A parking operator has defended giving $65 penalties to drivers who overstay by a few minutes, saying $25 of the fee represents its average losses.
The Tournament company also says the grace period before issuing the $65 breach-of-parking-contract fees varies from site to site.
Herald readers have reacted angrily to the practice and related their own experiences of the fee at Tournament and Wilson sites.
The operators say the fee is a cheaper and less stressful alternative to clamping and towing when motorists do not comply with the terms and conditions that they accepted by entering the site.
Asked to explain the fee yesterday, Tournament general manager Rachel Valentine said it reflected the operator's cost of enforcement.
It was made up of a $40 administration fee and a $25 parking fee, which had been calculated across a number of different carparks to be the average of what the lost income would be when people returned to vehicles.
"It is the average we have come up with over the course of a number of years and there is also a $40 administration fee," she said.
"The Disputes Tribunal has upheld the $40 and $25 as a fair and reasonable amount."
Ms Valentine said a grace period before the breach notice was written out varied from five to 10 minutes between the carparks.
Aucklander Vivienne van Dorsten told the Herald her $65 breach notice was written out five minutes after expiry at Tournament Newmarket. "That's no leeway when I'd prepaid $18.50 for three hours just to be safe, because my cut and colour at the hairdressers doesn't usually take that long."
When told that Tournament allowed five minutes' grace for the Newmarket site, Mrs van Dorsten said she now understood why the carpark was under-used.
"I'm stunned that my five minutes' overparking was worth $25 and that my $65 compensates Tournament for other people at other carparks being an hour or so over."
Mrs van Dorsten also said she had written in to appeal but was worried since the Herald told her that Tournament insisted on proof of what time people returned to their cars.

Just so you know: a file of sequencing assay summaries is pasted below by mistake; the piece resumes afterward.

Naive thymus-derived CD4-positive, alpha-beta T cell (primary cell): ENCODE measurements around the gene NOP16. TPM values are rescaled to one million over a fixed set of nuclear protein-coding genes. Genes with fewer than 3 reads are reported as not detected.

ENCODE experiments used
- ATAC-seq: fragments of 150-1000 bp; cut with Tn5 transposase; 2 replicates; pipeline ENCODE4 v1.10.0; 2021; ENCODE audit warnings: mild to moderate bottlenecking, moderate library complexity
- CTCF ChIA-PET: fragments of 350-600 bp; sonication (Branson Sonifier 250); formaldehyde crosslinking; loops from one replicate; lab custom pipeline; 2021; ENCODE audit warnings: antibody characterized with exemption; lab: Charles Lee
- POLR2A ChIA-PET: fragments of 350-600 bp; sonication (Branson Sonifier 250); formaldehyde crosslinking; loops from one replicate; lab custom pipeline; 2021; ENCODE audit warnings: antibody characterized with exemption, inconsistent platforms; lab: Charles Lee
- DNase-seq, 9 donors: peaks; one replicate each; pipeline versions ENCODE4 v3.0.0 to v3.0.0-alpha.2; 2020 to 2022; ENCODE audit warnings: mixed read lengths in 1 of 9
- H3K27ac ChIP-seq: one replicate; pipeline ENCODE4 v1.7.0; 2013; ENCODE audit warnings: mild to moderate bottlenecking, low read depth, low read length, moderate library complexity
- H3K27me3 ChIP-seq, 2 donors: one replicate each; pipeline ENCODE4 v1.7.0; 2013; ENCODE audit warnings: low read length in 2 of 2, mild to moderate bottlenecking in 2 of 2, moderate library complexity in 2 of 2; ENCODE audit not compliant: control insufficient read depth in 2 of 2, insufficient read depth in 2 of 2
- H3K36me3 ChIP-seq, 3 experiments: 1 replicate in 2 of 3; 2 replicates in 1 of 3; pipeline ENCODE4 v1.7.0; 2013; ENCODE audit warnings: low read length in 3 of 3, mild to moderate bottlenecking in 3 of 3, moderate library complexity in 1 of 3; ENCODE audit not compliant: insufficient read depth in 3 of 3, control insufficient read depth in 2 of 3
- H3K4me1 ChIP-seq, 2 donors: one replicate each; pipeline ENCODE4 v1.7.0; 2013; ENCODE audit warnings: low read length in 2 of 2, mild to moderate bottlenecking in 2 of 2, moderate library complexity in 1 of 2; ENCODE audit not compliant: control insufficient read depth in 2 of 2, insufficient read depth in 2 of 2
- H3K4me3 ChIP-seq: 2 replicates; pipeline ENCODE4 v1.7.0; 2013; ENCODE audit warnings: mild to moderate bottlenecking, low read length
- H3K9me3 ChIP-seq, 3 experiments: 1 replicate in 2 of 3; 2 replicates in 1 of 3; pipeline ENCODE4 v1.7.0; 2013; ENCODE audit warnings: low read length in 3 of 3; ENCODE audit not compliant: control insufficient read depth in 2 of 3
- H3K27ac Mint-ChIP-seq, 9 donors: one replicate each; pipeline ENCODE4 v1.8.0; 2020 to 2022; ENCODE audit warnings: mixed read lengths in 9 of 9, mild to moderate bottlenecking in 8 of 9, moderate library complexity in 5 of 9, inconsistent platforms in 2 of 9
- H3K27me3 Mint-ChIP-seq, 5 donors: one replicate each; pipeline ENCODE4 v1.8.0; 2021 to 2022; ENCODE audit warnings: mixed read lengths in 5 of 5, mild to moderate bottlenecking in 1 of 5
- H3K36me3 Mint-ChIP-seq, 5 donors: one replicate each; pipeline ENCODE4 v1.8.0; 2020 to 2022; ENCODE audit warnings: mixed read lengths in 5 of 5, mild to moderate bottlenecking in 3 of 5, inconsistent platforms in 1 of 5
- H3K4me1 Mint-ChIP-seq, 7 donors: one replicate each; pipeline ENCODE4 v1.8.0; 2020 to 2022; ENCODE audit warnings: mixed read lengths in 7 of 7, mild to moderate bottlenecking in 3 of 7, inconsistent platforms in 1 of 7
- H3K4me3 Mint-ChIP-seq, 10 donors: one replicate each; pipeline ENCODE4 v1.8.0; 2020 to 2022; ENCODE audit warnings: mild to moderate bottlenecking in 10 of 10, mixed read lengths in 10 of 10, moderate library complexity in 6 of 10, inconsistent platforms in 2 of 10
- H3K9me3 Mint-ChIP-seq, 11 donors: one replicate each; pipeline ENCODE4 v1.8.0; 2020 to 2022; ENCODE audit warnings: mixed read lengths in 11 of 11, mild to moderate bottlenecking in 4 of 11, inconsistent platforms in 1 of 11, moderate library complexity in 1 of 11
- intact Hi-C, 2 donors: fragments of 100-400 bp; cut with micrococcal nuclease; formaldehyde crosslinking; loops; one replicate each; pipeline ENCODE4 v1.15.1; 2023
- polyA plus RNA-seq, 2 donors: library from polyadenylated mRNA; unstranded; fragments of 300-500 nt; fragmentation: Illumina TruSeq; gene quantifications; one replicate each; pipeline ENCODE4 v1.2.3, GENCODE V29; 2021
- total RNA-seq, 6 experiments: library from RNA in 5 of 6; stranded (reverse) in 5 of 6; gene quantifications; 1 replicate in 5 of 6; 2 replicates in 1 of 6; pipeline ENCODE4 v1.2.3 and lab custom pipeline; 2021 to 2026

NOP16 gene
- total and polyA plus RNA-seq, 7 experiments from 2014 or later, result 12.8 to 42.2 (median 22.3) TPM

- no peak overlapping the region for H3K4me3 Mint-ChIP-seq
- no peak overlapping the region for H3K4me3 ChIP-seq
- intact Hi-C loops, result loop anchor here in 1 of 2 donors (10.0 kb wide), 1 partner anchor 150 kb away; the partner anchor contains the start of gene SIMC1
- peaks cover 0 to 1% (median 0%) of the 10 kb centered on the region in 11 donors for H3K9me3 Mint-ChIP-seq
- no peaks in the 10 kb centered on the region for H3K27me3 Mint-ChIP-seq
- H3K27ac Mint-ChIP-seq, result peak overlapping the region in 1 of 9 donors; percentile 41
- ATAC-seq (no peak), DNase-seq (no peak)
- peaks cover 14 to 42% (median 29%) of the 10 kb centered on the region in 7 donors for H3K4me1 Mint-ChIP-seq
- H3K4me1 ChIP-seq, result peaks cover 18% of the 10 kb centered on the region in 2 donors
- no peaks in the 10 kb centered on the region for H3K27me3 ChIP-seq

"I arrived back eight minutes late but how do I prove it?"
Herald reader Emily Stuart said she thought it was a 10-minute grace period when she arrived back nine minutes late to find a $65 breach notice on her car in the Wilson Parking site in Auckland CBD.
"How can they support the grace period in some carparks if they are not prepared to support [them] in all?"
The Commerce Commission is investigating Wilson Parking for its signs, pricing and the terms of the contract between the company and the consumers.
Wilson Parking backed down after I wrote to them saying the sign saying the "first hour was free, if validated at The Warehouse" was inaccurate and deceptive. The request from Wilson for $65 for an extra 16 minutes' of parking was excessive and inappropriate to the circumstances. This works out at $243.75 an hour for parking.
A customer [name withheld] of the Warehouse carpark in Newmarket
We parked at a Wilson carpark next to the beach in Takapuna on Friday night. We took five minutes to pay via credit card at the machine and when we came back we had a $65 fine for parking without a ticket displayed. We are disputing it with Parking Enforcement Services (a division of Wilson Parking). We paid $10 at 7.11pm and the breach was timed 7.06pm.
I met my wife in Takapuna after work for a quick dinner and both of us received $65 breaches for being nine minutes late. The dinner cost $100 and with the two tickets from Wilson, the short time out cost $230.
Pay and display is always a challenge. You never really know how long it's going to take to get the job done. I was over the limit by about 20 minutes at Wilson Parking in Barton St, Hamilton. I knew it and was mentally prepared for a fine. But not for $65. The all-day parking was about $10.